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Posts tagged "you dont have to go to college"

Oct 20, 2014
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Why going into debt for (art) school is a terrible idea

In Steal Like An Artist, I wrote: “Get the education you need for as cheap as you can get it.” As anybody who’s followed my “you don’t have to go to college” tag knows, going into soaking debt for a degree is a bad idea, but even more so for artists. This graphic is from a recently published report, “Artists Report Back: A National Study on the Lives of Arts Graduates and Working Artists” by BFAMFAPhD:

In the United States, 40 percent of working artists do not have a bachelors degree in any field. Only 16 percent of working artists have arts related bachelors degrees. Though arts graduates may acquire additional opportunities and skills from attending art school, arts graduates are likely to graduate with significant student loan debt, which makes working as an artist difficult, if not impossible. We acknowledge that some arts graduates are satisfied with work in other fields, but the fantasy of arts graduates’ future earnings in the arts should be discredited.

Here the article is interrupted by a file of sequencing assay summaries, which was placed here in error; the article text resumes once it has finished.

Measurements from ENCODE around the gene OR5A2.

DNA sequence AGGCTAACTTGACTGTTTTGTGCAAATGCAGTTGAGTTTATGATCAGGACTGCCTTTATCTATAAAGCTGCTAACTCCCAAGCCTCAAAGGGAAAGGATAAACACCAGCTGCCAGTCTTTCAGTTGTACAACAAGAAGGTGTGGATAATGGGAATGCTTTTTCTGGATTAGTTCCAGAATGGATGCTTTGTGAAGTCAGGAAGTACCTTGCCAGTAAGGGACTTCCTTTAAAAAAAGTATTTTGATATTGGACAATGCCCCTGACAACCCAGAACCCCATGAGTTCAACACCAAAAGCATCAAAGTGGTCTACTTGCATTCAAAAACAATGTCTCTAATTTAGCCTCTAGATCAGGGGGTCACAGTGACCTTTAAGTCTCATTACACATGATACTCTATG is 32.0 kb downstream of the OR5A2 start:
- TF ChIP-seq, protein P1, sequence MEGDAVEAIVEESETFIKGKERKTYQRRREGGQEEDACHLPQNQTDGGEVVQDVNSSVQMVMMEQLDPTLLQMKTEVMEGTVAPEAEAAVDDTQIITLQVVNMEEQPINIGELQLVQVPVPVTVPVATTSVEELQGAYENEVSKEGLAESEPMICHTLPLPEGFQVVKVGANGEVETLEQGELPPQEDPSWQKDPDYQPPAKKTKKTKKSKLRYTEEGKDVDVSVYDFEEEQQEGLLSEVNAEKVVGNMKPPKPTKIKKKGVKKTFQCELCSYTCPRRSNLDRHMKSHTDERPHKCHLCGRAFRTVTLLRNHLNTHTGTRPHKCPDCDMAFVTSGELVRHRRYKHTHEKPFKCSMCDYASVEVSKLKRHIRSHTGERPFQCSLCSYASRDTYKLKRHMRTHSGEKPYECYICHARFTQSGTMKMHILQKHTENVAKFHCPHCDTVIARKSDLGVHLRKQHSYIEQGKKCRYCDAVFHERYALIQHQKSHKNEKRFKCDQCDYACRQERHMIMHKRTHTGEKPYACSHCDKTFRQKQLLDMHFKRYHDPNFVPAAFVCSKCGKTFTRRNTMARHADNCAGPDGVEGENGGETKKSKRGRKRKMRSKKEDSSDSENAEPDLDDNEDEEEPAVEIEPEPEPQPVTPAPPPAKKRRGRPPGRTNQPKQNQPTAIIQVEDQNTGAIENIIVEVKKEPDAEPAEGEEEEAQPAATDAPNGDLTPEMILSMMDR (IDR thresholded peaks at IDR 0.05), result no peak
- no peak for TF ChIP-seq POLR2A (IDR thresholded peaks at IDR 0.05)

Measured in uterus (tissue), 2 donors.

Emphasis mine. Hyperallergic has an in-depth look at the report, and points out that it’s not just applicable to art students, either:

While this report focuses specifically on the arts, I couldn’t help but notice that it’s a part of a much larger conversation that’s been roiling across fields recently, particularly when it comes to graduate degrees. Our higher education system is producing a vast quantity of workers with educations and expectations for high-level and high-paying jobs that simply do not exist in the quantity needed to employ all these people.

…this is not an isolated issue in the arts — we’re training hundreds of thousands of young people who dream of gaining lucrative, or at least sustaining, long-term employment in a job market that is over-saturated with precisely those people and has been steadily losing good jobs.

To quote Steve Albini: “Some of your friends are already this fucked.”